In the case of transcranial direct current stimulation (tDCS), a weak continuous direct current is applied via two large-area electrodes on the scalp. This brings about a small shift in the membrane potential of cortical neurons and a change in the firing rate, and hence the excitability level thereof is influenced; to be precise, it is increased or reduced, depending on the polarity of the stimulation. In the case of anodal stimulation (the positive pole is in the vicinity of the cell body or the dendrites), depolarization is brought about by increased membrane potentials and firing rates, and hence increases the excitability. In the case of cathodal stimulation, the neurons are hyperpolarized as a result of lowered membrane potentials and firing rates, and the excitability is reduced.
In the case of transcranial random noise stimulation (tRNS), an oscillation spectrum is applied for a signal with, for example, a 1 mA current and randomly distributed frequencies between—this depends on the sampling rate—0.1 and 640 Hz, for example. In the process, all coefficients in the frequency spectrum have the same magnitude (“white noise”). This achieves an effect that is comparable to anodal tDCS: an increase in the excitability of circumscribed areas of the brain. Advantages include a greater independence of the direction of the current flow from the cortex gyri. Since no polarization is created as a result of the oscillation, this moreover renders it almost impossible for the current flow to be hardly noticed by the user on occasion.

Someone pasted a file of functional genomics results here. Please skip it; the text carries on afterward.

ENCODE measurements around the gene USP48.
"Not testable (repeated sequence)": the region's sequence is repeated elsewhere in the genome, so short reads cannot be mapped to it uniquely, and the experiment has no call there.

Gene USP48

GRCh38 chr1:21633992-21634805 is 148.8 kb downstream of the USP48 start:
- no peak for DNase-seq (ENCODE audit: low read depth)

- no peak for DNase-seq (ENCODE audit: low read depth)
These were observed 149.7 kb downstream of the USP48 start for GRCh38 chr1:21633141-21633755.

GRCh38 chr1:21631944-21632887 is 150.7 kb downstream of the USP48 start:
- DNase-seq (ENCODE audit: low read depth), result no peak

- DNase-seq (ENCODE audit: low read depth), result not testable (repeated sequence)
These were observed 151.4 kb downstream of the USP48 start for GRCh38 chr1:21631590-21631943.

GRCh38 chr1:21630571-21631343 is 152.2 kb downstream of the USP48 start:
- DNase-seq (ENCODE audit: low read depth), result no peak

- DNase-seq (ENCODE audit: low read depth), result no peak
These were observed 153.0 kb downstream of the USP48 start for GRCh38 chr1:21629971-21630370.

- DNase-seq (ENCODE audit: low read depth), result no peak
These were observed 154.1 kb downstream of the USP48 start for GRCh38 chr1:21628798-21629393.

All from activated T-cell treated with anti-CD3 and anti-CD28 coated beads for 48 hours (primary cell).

The so-called long-lasting excitability changes are of particular interest for practical applications. In the case of repetitive transcranial magnetic stimulation (rTMS) and transcranial electrical stimulation (tDCS, tRNS), the excitability changes are proportional to the number of repetitive TMS stimuli or to the duration of the electrical stimulation. However, they are maintained for a limited period of time following the stimulation duration as a result of an after effect or long-term effect. In the case of applications that are connected to changes in the neuronal excitability, for example in the case of neurological dysfunctions, this results in influencing over slightly longer periods of time. In the case of an anodal direct current stimulation of approximately 15 minutes, this makes excitability increases of up to two hours possible; a 10 minute cathodal direct current stimulation can induce long-term effects of up to one hour.
The length of these after effects depends on the induced overall charge in the case of tDCS and on the number of repetitive pulses in the case of rTMS. The induced overall charge in tDCS emerges from the current, the electrode area, and the stimulation duration when combined according to the following formula:
Induced overall charge=current/electrode area×stimulation duration.